Installing DVD Drives and Other Auxiliary Drives
There are several different types of auxiliary drives available for your homebuilt computer, such as optical drives, tape drives, ZIP drives, and drive-like devices such as card readers. The installation procedures for all of these devices are pretty much the same.
Because my site stats suggest that a lot of people land on this page because they want to replace a failed CD or DVD device rather than because they want to build a computer, let me digress for a moment to review the two kinds of drive interfaces.
The process described on this page will work just as well for replacing a drive as well as installing one; but when replacing a failed drive, you have to determine what kind of interface it has so you can purchase a suitable replacement.
The easiest way to tell what kind of interface a drive has is simply to look at the connectors. PATA drives have two rows of pins for the ribbon data cable, and a row of four larger pins for the power connector. SATA drives have two tongues of conductors, the smaller of which is for the data cable and the larger of which is for the power cable.
Or to put it more simply, if your failed CD-RW or DVD-RW drive has connections that look like the top drive in the picture, it's a SATA optical drive. If they look like the connectors on the bottom drive, it's a PATA optical drive. When replacing a DVD, DVD-RW, or other optical drive, make sure you buy the right kind. They are not interchangeable.
Installing an Optical Drive
This demonstration was photographed using a CD-RW drive on a PATA interface. SATA wasn't yet in wide use back then when these pictures were taken. It really doesn't matter, though. Other than for connecting the cables, the process is basically the same.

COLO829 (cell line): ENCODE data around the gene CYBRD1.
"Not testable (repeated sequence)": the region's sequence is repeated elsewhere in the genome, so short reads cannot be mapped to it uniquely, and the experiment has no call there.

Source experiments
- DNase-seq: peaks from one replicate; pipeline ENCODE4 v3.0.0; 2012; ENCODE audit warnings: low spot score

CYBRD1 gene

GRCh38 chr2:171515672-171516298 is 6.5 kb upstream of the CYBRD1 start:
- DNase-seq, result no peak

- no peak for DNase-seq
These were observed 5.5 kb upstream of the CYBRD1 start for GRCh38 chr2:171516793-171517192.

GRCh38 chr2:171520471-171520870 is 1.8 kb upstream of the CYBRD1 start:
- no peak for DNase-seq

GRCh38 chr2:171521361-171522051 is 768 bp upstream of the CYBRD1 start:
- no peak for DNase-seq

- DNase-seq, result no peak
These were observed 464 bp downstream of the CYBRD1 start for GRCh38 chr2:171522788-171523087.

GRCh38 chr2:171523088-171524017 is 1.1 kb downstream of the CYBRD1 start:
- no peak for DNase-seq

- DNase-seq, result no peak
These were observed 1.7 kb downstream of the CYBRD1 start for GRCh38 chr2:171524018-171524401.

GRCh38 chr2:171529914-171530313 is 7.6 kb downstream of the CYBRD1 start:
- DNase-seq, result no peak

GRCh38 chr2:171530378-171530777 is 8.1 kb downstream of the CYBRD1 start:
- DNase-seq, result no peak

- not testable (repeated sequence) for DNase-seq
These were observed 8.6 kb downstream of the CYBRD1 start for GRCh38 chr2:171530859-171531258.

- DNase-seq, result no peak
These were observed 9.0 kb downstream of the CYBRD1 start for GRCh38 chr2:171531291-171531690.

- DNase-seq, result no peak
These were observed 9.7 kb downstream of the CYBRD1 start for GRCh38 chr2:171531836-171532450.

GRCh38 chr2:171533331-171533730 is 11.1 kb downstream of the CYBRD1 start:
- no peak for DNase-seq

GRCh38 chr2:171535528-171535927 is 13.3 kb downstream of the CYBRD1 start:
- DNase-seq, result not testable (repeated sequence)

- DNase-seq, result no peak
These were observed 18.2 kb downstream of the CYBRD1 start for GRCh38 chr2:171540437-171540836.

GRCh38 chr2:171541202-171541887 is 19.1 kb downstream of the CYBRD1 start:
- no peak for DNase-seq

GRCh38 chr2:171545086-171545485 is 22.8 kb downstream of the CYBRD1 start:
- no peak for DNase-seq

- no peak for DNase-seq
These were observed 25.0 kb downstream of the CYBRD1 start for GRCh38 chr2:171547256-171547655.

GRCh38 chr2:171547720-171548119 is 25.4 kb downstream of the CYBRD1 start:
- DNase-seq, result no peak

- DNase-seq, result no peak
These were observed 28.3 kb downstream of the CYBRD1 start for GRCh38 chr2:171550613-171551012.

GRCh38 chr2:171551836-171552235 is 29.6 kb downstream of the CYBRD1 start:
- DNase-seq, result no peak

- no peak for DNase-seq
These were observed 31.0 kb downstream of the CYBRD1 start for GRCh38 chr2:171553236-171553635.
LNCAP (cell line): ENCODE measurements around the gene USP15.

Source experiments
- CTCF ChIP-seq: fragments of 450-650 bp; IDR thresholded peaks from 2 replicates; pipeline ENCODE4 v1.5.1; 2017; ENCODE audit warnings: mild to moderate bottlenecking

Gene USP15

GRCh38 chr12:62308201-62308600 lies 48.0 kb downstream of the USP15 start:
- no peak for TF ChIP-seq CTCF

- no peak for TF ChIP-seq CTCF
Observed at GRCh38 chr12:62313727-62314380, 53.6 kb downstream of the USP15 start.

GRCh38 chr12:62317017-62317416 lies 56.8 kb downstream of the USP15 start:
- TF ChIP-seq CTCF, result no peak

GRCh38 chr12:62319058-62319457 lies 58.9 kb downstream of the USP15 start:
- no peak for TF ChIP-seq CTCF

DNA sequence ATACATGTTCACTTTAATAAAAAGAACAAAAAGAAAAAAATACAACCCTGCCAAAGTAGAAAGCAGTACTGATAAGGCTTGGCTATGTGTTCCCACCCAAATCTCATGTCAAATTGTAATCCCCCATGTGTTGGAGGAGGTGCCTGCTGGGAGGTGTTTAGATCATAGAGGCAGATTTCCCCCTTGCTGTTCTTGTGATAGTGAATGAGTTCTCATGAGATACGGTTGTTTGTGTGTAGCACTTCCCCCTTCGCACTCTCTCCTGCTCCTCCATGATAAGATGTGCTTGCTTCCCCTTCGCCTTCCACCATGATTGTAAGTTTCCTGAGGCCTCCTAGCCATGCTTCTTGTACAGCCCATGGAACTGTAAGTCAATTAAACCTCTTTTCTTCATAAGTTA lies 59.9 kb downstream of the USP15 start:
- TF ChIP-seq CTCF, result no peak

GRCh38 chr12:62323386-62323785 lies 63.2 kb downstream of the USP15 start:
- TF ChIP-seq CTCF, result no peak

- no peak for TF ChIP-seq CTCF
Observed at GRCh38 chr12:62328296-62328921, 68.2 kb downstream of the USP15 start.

The process shown here will also work when installing a device like a card reader, except that there may be an additional connection to the USB header on the motherboard or to an add-on card.
As with any other drive, the first step in installing an optical drive is deciding into which of the case's drive bay it will be mounted.
Unless you're using a server-type case, typically only one to three front-accessible bays will be available for drives that are accessible while the computer is in use. If you used all of those bays for internal drives, you have to move one of the internal drives to another bay.
Making a front-accessible bay available usually means removing a plastic cover over the drive, and sometimes the plastic cover over the entire front of the case. It may also mean unscrewing or prying away a piece of metal from the front of the case's metal chassis.
Wear eye protection if you have to pry or cut metal, and be careful not to cut yourself. You wouldn't want to get blood all over your new computer.
If you're using (or replacing) a PATA optical drive, you'll also have to determine its master / slave relationship and set the jumpers accordingly. If you don't remember how to do this, please review the pages on hard drive configuration, which begin here. If you're replacing a failed drive, just set the jumper the same way as the one on the failed drive was set. (And if you're using a SATA drive, just gleefully ignore all this talk of masters, slaves, and jumpers.)